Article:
Date: Tue, 10 Nov 2009 16:36:25 -0700
Reply-To: DCHAS-L Discussion List <DCHAS-L**At_Symbol_Here**LIST.UVM.EDU>
Sender: DCHAS-L Discussion List <DCHAS-L**At_Symbol_Here**LIST.UVM.EDU>
From: DAVID KATZ <dakatz45**At_Symbol_Here**MSN.COM>
Subject: Re: Tool selection for removing hoses from glassware
In-Reply-To: <34704B7D15D2C14BA7F130CB44313E3F01DCE758251C**At_Symbol_Here**>

I'm still an old-fashioned fan of rubber tubing rather than Tygon tubing.  For normal lab operations, where the tubing carries water for cooling, rubber tubing has awlays worked well, is easily connected to faucet adapters and glass condensers, and is easily removed at the end of an experiment.  Just get the correct size to fit the apapters/conncectors snugly, not too large, not too small with a wall thickness suitable to the job at hand. Also, the flexibility of the rubber tubing allows for better construction of distillation apparatus, etc.
Tygon tubing can be difficult to connect (for some reason, what's available in the lab is not always the correct diameter), can slip off a condenser if not pushed on far enough, and can be difficult to remove after as little as 30 minutes. Also, there is not enough elasticity to Tygon tubing and softening it with solvent, to connect it initially, makes the removal more difficult.  In my 40 years of experience, most of the problems with tubing sticking to glassware, where a device is needed to remove it, it was Tygon-type tubing.
When Tygon, or another chemically resistant tubing is needed for apparatus, the best rule is, if it is not removed easily, leave it alone and call the lab professional who knows how to safely deal with the problem.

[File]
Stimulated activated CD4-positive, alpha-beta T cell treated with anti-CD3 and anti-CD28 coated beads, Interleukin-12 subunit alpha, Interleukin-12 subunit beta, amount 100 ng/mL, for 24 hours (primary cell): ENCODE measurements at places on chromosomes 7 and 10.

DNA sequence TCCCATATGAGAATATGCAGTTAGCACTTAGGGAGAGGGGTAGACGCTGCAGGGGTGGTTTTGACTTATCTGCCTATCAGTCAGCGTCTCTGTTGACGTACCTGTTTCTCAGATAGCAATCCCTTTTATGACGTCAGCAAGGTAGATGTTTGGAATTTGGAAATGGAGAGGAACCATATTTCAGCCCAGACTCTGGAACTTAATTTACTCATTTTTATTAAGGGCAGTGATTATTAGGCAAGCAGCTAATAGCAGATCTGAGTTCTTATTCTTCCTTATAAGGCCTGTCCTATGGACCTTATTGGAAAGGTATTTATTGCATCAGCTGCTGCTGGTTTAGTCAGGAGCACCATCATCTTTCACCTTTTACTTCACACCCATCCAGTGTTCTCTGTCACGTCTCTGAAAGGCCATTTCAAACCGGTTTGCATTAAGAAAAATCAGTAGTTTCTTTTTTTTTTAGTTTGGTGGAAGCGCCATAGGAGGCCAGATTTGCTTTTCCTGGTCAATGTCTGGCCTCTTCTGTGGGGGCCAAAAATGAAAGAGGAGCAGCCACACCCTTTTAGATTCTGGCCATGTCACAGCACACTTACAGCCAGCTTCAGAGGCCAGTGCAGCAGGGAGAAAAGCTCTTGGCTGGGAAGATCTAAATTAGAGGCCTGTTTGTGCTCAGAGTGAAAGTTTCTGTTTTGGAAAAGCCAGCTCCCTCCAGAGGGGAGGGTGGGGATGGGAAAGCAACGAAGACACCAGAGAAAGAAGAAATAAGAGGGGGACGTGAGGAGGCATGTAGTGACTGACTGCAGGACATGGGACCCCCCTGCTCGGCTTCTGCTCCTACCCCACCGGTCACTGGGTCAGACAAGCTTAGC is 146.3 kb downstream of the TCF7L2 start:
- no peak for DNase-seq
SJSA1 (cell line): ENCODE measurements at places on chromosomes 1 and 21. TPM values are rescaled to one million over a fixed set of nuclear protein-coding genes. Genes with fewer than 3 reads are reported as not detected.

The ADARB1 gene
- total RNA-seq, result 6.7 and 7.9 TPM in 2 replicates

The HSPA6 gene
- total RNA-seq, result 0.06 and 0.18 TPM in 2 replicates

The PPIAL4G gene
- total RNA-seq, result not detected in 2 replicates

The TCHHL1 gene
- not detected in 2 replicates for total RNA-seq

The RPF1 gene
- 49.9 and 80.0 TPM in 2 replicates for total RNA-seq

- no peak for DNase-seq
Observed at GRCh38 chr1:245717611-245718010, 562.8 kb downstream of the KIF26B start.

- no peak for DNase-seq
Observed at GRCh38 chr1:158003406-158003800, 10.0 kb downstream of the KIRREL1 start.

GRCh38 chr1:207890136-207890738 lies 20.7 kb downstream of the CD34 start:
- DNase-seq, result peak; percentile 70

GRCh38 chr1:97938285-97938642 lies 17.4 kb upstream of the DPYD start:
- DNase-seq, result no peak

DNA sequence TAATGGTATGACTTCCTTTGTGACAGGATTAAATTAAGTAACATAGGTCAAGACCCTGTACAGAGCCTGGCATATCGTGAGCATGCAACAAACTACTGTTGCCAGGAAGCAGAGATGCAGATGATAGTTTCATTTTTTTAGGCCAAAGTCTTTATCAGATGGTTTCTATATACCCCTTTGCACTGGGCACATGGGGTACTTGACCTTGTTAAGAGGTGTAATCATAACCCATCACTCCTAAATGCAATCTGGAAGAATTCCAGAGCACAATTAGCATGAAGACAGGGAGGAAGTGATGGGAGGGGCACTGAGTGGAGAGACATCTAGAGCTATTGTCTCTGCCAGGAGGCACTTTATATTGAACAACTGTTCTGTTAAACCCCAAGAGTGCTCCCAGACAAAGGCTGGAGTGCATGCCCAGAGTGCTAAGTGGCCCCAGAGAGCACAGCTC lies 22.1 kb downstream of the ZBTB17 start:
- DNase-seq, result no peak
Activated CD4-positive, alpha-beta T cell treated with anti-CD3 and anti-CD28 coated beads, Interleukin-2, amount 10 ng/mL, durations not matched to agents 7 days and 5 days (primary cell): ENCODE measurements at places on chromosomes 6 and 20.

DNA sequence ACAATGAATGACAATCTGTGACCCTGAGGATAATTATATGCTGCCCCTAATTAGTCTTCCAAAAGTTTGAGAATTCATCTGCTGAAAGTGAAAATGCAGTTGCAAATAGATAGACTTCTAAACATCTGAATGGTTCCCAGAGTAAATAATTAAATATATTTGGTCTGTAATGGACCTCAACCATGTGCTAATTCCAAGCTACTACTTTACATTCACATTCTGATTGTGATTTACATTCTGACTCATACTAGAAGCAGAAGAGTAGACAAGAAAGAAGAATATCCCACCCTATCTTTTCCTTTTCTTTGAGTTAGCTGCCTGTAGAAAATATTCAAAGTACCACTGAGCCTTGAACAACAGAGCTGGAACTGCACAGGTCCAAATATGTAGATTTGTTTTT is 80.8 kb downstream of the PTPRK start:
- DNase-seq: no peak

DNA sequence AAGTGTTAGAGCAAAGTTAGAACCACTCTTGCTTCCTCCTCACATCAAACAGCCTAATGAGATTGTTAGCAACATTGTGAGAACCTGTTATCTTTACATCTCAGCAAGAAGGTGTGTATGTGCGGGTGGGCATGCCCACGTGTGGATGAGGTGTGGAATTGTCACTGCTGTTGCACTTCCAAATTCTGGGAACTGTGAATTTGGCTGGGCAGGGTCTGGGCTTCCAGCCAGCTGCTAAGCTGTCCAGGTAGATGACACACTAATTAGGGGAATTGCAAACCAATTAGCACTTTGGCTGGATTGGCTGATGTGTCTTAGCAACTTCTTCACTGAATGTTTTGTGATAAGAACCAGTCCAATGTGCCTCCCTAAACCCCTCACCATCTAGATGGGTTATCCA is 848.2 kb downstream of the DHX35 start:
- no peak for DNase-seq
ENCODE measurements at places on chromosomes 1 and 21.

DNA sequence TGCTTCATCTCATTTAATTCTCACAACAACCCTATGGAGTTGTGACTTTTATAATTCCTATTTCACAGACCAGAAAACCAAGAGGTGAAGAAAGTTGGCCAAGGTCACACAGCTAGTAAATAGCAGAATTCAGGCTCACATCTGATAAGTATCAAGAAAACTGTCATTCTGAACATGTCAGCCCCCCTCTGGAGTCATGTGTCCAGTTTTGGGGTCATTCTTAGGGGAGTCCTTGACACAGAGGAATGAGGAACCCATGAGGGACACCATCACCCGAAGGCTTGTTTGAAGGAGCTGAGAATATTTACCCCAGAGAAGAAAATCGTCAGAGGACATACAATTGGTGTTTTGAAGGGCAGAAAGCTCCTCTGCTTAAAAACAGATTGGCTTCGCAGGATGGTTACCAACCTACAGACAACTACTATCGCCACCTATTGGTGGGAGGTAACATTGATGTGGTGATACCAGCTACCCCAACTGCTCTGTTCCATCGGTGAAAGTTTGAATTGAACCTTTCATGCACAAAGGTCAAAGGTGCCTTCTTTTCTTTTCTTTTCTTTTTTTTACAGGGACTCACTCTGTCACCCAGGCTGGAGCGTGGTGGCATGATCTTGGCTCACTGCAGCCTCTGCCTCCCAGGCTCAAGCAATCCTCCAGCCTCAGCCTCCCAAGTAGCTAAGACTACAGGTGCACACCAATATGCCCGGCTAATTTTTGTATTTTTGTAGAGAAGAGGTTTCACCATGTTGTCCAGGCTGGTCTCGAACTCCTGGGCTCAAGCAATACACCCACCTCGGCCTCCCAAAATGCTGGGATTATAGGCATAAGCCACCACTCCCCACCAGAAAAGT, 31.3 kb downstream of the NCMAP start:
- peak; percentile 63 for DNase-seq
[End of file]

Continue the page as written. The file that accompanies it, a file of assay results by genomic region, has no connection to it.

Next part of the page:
____________________________________________________________________ _____
  David A. Katz             
  Chemist, Educator, Expert Demonstrator, Science Communicator, and Consultant  
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----- Original Message -----
From: Jeskie, Kimberly B.
To: DCHAS-L**At_Symbol_Here**LIST.UVM.EDU
Sent: Tuesday, November 10, 2009 10:16 AM
Subject: [DCHAS-L] Tool selection for removing hoses from glassware

We=92ve been looking hard at our hand injuries lately and are focusing on cutting tool and glove selection.  One thing in particular that we haven=92t been able to come up with a good solution for is a tool that works well for removing tubing that has basically seized or =93become one with=94 the glass connections on condensers, cold fingers, etc.  I=92m sure you=92ve seen this before and most people reach for their pocket knife or a razor blade.  It generally ends badly.  Either the blade slips or the glass breaks and in either situation we end up with stitches.  Anyone found a tool that works better under these conditions?


Kimberly Begley Jeskie, MPH-OSHM

Operations Manager

Physical Sciences Directorate

Oak Ridge National Laboratory

(865) 574-4945

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